Only Philippines, Venezuela yet to allow return to classroom learning

Christian Deiparine - Philstar.com
Only Philippines, Venezuela yet to allow return to classroom learning
This 2020 photo shows Filipino students attending online classes due to the coronavirus pandemic
The STAR / Miguel de Guzman

MANILA, Philippines — The Philippines and Venezuela are the last countries in the world where schools are still shut due to the coronavirus pandemic, as Kuwait, Bangladesh and Saudi Arabia move to reopen some of their schools this month, a United Nations Children's Fund official said Wednesday. 

"We have to do this in the best way possible," said Isy Faingold, who heads education work in UNICEF-Philippines in a forum. "We have to do this gradual, on a voluntary basis, and learning from experience of other countries but adapting to the experience of the Philippines."

Faingold said Kuwait would resume in-person classes in 1,460 schools with a gradual reopening for all levels, while Bangladesh would do so for select grade levels.

Saudi Arabia, he said, would allow high school students who are fully vaccinated against COVID-19 to return to classrooms, while those in the primary level would continue online classes until October.

President Rodrigo Duterte has so far rejected calls for a pilot study, and his prerequisite for allowing it is far from the picture yet — vaccination for kids, as the country faces limited supply of the jabs.

"We have seen almost all countries in the world close their schools at the beginning of the pandemic," Faingold said. "At the time, it was the right thing to do...but school closures have many negative effects starting with learning loss."

The Department of Education has said it will make a new proposal to Duterte to allow at least 120 schools. An official also told a Senate hearing that classroom sizes would be trimmed down and in-person classes limited.

Best practices

Faingold cited strategies that some countries took that he said the Philippines could also consider. 

China, Vietnam and Indonesia, for example, took on a phased approach and started in low-risk areas. Others such as Sweden began with early grades and Singapore with senior high school students. 

He added some developed routines such as holding classes outdoors while the United Kingdom, Singapore, and Canada had "classroom bubbles."

"It helps to limit closure if infection is detected," Faingold continued. "You don't have to close the whole school but just ask the bubble or group of students [with] a COVID case to isolate. But others can still continue in in-person education."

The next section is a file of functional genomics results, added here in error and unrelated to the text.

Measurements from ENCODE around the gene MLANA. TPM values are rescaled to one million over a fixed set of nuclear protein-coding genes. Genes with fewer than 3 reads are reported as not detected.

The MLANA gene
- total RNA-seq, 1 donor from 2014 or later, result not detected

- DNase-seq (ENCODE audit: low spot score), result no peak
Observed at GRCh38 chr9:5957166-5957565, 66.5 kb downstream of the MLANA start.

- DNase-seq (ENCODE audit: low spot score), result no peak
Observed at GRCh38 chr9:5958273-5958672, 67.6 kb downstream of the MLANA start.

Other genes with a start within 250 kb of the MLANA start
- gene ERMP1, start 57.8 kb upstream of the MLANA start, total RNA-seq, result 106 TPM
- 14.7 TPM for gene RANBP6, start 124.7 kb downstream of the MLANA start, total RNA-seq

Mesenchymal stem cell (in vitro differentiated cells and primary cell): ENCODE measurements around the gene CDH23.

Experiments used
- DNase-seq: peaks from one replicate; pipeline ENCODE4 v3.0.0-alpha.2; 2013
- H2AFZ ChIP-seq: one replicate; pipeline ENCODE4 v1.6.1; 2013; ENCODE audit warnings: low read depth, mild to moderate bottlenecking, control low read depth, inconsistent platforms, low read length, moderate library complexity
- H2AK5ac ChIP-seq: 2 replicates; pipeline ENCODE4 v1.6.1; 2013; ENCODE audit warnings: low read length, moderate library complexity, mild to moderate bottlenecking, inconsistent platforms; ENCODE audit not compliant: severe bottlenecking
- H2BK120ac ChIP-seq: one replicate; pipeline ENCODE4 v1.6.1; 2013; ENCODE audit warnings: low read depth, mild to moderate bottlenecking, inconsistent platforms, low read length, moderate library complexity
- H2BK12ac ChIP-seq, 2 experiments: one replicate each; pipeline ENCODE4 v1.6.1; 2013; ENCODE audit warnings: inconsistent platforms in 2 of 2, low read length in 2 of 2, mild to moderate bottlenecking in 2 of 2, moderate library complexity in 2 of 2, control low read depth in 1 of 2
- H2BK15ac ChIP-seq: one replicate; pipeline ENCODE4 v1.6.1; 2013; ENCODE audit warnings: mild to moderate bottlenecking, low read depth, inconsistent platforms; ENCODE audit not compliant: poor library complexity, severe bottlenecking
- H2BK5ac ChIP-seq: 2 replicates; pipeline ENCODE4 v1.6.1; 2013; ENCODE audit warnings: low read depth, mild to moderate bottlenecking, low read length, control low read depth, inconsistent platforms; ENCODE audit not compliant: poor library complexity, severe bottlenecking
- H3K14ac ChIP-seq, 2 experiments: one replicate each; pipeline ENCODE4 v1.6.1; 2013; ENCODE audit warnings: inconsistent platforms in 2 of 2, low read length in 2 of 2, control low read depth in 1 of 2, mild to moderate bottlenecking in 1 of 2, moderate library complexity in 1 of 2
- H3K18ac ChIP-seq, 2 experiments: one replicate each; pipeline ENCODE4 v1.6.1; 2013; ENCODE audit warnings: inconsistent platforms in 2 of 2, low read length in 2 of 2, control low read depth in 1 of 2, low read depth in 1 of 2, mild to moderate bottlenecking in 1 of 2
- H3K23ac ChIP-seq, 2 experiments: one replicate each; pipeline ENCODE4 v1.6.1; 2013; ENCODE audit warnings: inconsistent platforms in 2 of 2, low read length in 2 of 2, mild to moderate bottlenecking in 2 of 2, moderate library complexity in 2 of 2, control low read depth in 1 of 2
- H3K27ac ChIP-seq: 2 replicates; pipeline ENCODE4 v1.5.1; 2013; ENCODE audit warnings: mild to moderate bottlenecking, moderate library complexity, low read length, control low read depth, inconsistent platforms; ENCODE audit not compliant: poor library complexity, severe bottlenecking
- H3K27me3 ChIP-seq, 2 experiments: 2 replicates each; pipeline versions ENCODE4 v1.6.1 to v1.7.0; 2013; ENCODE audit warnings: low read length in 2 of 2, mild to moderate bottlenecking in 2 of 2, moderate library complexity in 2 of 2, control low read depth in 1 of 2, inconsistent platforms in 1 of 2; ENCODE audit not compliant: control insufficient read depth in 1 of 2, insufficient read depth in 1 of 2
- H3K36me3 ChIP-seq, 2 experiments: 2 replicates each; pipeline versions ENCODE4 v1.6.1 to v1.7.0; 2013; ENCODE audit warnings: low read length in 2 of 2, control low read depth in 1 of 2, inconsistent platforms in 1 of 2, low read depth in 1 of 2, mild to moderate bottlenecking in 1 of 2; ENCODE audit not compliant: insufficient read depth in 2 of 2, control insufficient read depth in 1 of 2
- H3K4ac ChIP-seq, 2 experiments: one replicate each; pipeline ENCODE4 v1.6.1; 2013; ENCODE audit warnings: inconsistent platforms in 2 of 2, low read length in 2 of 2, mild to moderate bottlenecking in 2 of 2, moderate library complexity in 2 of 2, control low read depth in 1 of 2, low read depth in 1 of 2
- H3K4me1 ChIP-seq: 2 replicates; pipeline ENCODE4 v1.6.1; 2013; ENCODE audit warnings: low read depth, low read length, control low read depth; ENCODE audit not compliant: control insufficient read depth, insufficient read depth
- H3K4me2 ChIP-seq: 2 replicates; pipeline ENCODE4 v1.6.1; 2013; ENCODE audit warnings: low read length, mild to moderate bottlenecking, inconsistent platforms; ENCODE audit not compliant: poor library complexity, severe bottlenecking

The UNICEF official said some countries recruited temporary teachers for smaller class sizes so classes may be held while observing health protocols.

Others, he added, opted to use outdoor and other spaces of learning such as museums while junta-led Myanmar and Japan offer support to parents teaching their kids at home.


Faingold presented UNICEF's findings at a webinar by the Movement for Safe, Equitable, Quality, and Relevant Education. 

The group's convenor, Dr. Mercedes Arzadon, said reopening schools is an urgent matter "especially with the threat of severe learning loss and retrogression if school closure is prolonged."

"It is plain ridiculous for our schools to remain indefinitely closed," she said, "when there have been plenty of studies and successful experiences from other countries that prove safe school reopening is not only possible, but necessary."

Arzadon, who is also a professor at the University of the Philippines' College of Education, scored how school reopening in the country is based solely on the situation in the National Capital Region. 

"It has already been proven that the current distance learning set-up is not working, if not totally and merely onerous to the education sector—especially poor rural children," she added. 

The Philippines will begin a new school year on September 13, still to be carried out remotely with no decision still from Duterte. 

Latest DepEd figures showed there are now more than 20 million students enrolled, and officials are still anticipating the number to go up. 

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